Using mostly off-the-shelf components, the investigators turned a smartphone, a light microscope, a light source, and two band-pass filters into a handheld computerized fluorescence microscope. The device scans a paper microfluidic chip that holds a suspension of fluorescent beads—the beads have norovirus antibodies attached to them. So, when a water sample is added, any norovirus particles present will cling to the antibodies, which are then easily detected by the clumping of their fluorescent beads. Using the smartphone’s camera, an app is then able to calculate the concentration of the norovirus to almost the single-particle level.

The inventors anticipate that the device will be used especially to provide early detection where lab-based analysis is unavailable—such as on crowded cruise ships or in water wells in remote areas—to halt the spread of sickness before it reaches outbreak levels.

Belly balloon for Barrett’s esophagus

A team led by researchers at Case Western Reserve University School of Medicine have developed a small, swallowable balloon to detect Barrett’s esophagus—a condition that precedes esophageal adenocarcinoma, a cancer with 80% mortality at 5 years. But Barrett’s esophagus has symptoms similar to acid reflux, so people often don’t get tested for it and later develop esophageal cancer. Because the current method for testing is endoscopy, the researchers sought an easier, faster, less invasive, less expensive screening method that could encourage earlier diagnosis, avoiding cancer.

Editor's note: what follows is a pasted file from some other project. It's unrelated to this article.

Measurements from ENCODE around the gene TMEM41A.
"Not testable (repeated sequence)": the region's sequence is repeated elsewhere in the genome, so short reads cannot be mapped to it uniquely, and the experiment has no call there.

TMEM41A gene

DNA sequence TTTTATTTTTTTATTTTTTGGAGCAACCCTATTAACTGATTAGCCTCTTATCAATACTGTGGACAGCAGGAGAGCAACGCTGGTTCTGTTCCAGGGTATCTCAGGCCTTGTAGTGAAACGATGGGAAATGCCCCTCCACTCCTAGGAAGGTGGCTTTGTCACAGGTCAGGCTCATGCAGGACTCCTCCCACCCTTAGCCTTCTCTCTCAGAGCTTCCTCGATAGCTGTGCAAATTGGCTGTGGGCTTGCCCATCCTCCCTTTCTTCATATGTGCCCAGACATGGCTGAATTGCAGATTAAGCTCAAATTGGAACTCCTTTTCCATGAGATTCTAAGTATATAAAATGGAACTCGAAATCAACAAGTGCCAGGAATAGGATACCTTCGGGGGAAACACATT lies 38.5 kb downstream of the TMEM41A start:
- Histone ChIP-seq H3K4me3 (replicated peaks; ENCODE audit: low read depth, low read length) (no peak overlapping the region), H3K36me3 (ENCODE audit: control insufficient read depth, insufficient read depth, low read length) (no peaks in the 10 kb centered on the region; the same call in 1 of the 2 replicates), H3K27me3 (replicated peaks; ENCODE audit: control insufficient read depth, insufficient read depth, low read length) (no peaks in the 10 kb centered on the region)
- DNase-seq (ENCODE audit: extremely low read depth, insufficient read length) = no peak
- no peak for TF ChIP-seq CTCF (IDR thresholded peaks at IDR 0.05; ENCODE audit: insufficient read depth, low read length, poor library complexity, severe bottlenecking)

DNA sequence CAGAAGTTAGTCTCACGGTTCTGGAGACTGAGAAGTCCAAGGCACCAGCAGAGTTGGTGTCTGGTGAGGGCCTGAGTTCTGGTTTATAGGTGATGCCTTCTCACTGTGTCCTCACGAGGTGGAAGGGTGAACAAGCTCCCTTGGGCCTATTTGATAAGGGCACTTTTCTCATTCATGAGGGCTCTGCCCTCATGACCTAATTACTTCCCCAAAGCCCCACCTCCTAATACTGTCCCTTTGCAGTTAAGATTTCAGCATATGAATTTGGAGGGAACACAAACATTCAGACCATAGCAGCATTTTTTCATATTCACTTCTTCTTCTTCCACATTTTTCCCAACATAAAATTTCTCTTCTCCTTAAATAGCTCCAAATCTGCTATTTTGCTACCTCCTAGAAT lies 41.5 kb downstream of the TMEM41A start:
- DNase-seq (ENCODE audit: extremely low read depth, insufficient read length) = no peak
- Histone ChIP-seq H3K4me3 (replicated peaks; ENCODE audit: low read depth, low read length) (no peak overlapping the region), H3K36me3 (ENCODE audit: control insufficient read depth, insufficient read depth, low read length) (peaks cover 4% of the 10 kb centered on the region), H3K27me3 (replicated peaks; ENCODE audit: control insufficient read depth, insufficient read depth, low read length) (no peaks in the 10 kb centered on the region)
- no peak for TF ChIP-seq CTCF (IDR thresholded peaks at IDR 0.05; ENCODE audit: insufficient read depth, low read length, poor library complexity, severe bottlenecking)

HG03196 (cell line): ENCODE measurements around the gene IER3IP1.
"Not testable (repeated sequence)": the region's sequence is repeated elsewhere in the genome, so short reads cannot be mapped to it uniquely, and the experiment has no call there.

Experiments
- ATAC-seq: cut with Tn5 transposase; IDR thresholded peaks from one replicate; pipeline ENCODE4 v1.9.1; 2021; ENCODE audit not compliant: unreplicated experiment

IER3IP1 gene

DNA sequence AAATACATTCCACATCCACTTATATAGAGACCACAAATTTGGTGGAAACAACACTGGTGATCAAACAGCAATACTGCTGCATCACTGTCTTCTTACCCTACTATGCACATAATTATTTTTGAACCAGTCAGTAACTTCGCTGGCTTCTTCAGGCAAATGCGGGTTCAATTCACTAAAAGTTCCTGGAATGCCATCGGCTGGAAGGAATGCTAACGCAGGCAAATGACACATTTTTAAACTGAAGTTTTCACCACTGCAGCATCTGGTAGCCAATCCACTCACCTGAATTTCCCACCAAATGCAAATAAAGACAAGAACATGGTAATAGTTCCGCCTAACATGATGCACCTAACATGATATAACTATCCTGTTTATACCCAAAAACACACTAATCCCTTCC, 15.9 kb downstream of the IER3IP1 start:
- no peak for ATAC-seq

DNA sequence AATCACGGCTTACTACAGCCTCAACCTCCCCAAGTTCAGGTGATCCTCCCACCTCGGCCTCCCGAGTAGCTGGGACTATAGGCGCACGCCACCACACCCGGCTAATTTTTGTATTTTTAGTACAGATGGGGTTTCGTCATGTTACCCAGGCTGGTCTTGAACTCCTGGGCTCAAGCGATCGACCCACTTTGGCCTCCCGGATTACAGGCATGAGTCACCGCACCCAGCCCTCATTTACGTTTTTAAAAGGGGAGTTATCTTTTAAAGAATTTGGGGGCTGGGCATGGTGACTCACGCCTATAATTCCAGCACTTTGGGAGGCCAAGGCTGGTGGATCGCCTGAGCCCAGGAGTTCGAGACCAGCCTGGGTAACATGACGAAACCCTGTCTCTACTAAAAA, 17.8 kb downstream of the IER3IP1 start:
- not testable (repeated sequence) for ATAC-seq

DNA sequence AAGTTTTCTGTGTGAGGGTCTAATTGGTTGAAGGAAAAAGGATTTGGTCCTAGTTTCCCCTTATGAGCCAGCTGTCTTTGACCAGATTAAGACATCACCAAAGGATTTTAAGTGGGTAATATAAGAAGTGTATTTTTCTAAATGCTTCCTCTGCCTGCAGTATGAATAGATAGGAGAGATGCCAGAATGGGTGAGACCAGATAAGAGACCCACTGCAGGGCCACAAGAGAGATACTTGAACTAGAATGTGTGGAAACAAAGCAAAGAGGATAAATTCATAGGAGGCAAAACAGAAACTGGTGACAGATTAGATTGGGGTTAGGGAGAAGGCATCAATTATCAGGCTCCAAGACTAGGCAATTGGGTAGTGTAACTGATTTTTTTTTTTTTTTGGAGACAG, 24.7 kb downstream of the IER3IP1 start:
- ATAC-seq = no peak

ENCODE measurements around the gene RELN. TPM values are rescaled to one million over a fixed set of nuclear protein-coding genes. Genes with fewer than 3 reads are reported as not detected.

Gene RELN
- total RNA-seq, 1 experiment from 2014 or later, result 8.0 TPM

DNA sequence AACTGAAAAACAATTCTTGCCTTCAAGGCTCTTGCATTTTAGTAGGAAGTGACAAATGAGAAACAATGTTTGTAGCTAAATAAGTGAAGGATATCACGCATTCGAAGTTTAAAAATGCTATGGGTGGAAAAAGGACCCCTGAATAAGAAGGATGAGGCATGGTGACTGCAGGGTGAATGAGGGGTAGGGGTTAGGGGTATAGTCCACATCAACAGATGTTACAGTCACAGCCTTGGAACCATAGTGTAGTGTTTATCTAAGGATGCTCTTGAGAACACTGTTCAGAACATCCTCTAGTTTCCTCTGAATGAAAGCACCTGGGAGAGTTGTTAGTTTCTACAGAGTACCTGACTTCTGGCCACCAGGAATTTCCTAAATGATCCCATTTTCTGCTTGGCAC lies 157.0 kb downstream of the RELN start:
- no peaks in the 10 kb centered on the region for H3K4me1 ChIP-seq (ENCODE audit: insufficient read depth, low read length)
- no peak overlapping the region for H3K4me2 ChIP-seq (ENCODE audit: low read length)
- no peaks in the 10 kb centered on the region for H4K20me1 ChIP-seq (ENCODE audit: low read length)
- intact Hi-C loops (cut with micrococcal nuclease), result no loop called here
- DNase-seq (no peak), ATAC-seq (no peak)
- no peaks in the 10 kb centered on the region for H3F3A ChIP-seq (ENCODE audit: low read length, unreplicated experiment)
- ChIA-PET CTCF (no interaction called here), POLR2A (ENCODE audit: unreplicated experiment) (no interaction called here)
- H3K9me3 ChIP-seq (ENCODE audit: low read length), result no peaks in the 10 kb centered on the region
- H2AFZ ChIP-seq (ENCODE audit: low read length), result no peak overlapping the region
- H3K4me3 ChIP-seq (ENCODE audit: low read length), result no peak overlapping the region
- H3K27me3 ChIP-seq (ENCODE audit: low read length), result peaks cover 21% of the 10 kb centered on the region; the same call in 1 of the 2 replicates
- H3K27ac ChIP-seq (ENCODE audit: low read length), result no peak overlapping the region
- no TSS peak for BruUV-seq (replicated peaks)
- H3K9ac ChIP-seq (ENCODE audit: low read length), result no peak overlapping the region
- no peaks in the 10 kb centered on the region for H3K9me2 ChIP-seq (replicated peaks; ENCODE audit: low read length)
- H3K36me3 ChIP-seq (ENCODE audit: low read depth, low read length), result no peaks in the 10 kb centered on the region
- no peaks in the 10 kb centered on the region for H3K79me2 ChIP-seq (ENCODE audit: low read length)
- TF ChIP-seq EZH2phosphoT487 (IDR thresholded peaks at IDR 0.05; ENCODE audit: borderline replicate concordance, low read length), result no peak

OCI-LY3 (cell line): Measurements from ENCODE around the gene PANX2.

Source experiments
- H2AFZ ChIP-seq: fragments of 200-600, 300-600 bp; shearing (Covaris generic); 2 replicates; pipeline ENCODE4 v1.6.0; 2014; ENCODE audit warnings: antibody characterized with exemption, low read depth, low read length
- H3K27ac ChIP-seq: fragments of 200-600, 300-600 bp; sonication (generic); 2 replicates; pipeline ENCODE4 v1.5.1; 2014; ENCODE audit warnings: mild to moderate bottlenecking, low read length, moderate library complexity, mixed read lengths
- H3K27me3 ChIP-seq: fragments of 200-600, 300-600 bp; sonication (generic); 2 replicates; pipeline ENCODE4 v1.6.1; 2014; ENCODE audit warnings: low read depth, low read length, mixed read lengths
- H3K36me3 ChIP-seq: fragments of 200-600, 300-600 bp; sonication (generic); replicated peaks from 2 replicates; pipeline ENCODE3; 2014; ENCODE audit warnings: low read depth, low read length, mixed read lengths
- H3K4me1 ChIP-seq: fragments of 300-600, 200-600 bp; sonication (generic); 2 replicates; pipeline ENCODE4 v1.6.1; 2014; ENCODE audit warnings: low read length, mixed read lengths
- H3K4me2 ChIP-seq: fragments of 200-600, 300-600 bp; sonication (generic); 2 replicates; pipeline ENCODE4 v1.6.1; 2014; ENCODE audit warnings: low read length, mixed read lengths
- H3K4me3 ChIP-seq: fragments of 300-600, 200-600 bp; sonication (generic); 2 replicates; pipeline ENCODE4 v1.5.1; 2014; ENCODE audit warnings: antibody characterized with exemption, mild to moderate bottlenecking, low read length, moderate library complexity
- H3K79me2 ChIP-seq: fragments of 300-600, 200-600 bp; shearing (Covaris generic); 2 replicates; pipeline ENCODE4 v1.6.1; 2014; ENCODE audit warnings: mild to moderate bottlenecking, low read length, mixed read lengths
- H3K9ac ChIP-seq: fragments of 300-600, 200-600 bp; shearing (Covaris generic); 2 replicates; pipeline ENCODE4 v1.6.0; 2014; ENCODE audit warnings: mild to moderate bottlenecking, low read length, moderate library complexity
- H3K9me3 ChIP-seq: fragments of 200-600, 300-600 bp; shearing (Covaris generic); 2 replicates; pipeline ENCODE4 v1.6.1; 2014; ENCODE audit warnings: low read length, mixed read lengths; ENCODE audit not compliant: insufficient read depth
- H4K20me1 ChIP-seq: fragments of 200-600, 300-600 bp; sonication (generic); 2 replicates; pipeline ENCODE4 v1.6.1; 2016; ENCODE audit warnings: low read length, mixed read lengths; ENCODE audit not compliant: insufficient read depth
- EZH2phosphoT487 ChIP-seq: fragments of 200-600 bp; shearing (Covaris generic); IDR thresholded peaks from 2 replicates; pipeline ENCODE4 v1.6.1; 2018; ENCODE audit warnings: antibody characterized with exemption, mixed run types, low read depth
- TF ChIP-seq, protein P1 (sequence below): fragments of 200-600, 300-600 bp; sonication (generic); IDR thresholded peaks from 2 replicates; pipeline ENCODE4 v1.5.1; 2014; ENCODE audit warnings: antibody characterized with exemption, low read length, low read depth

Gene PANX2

The device they invented is a small, swallowable balloon that goes down the esophagus to sample DNA, which serve as biomarkers for Barrett’s. The balloon is packed into a pill-sized capsule attached to a thin silicone catheter. When the capsule reaches the stomach, the balloon is inflated and maneuvered to swab cells that line the lower esophagus. Then, it’s deflated, retracting back into the capsule, and brought back up and out of the mouth. The outpatient procedure takes only 5 minutes, and was more than 90% accurate in detecting Barrett’s esophagus in preliminary testing. It recently received 510K clearance from the FDA and will be marketed under the tradename EsoCheck.

'Airport scanner’ diagnoses skin cancer

Researchers at Stevens Institute of Technology have developed a diagnostic process that applies the same shortwave rays used in airport security scanners to distinguish cancerous skin lesions from normal skin. They plan to incorporate it into a handheld, non-invasive, affordable scanning device that would provide a diagnostic reading almost instantly.

The technology uses millimeter-wave radiation, which bounces off different materials with quantifiable reflectivity signatures. The researchers found that cancerous tumors reflect more calibrated energy than healthy skin, so the technology identifies diseased tissue by detecting reflectivity hotspots. The device could be used in any clinical setting, and would reduce the number of unnecessary biopsies by 50%, the researchers predicted.